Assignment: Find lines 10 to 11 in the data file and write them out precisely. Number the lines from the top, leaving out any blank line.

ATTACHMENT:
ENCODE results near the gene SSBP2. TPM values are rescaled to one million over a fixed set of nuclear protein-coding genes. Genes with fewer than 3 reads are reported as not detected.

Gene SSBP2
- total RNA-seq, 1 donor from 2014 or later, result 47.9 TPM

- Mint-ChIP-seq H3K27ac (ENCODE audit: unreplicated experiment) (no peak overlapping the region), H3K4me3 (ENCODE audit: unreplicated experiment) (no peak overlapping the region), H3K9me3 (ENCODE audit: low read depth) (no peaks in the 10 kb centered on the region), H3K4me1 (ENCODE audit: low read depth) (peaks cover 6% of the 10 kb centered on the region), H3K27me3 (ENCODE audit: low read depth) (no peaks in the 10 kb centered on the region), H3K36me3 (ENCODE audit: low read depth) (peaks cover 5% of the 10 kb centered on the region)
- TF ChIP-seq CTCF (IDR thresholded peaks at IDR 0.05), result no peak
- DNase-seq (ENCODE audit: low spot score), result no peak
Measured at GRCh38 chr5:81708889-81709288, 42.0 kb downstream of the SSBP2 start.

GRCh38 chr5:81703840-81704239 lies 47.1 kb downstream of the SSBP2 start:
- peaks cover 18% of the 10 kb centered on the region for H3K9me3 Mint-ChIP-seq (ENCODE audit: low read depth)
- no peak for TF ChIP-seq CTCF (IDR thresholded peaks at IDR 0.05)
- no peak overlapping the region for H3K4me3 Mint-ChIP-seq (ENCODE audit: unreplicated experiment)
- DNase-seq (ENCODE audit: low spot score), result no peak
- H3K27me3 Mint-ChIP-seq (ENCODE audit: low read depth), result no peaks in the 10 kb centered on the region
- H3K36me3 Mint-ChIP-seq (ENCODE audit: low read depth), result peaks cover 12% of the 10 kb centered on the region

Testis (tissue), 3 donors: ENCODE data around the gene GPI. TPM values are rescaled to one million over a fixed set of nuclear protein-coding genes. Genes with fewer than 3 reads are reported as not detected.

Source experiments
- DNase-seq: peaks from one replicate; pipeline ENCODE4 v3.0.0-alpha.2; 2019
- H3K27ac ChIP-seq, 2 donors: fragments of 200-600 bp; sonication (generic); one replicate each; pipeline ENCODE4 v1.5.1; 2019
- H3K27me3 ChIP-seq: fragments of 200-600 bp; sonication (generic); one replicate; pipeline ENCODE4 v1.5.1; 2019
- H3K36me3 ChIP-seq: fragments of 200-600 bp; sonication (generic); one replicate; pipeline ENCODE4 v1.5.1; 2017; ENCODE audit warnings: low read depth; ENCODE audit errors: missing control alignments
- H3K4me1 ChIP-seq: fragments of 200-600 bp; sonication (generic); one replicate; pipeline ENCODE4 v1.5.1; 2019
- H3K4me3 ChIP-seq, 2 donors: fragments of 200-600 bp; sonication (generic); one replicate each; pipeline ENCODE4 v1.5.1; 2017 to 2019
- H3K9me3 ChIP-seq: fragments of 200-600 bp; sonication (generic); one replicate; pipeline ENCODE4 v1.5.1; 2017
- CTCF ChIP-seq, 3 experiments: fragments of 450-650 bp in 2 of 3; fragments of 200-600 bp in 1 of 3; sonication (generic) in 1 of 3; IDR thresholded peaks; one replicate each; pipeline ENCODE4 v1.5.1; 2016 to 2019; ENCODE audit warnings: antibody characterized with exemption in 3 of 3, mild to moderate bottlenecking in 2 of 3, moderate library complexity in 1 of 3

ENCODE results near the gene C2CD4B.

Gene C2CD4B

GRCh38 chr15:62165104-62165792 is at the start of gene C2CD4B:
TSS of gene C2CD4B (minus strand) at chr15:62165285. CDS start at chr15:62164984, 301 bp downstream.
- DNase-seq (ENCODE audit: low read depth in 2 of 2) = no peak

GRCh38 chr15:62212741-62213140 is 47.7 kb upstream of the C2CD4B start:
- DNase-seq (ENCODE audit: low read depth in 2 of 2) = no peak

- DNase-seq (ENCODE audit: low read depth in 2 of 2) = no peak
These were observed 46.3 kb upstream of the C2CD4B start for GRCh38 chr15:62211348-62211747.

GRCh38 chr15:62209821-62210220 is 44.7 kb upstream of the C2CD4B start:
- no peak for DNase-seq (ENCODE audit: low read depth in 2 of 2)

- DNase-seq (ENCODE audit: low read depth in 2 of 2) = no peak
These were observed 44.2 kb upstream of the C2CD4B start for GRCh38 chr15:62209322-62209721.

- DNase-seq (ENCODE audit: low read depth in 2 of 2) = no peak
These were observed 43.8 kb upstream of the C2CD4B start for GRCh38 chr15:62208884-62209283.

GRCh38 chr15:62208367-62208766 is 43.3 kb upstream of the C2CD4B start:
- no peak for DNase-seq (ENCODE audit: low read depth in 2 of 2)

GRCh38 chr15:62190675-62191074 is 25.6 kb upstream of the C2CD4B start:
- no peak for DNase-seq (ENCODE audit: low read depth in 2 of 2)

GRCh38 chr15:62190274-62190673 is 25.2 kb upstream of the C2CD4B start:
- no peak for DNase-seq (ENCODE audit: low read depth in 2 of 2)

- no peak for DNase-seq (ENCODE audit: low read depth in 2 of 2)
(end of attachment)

- no peak for TF ChIP-seq CTCF (IDR thresholded peaks at IDR 0.05)
- no peak overlapping the region for H3K4me3 Mint-ChIP-seq (ENCODE audit: unreplicated experiment)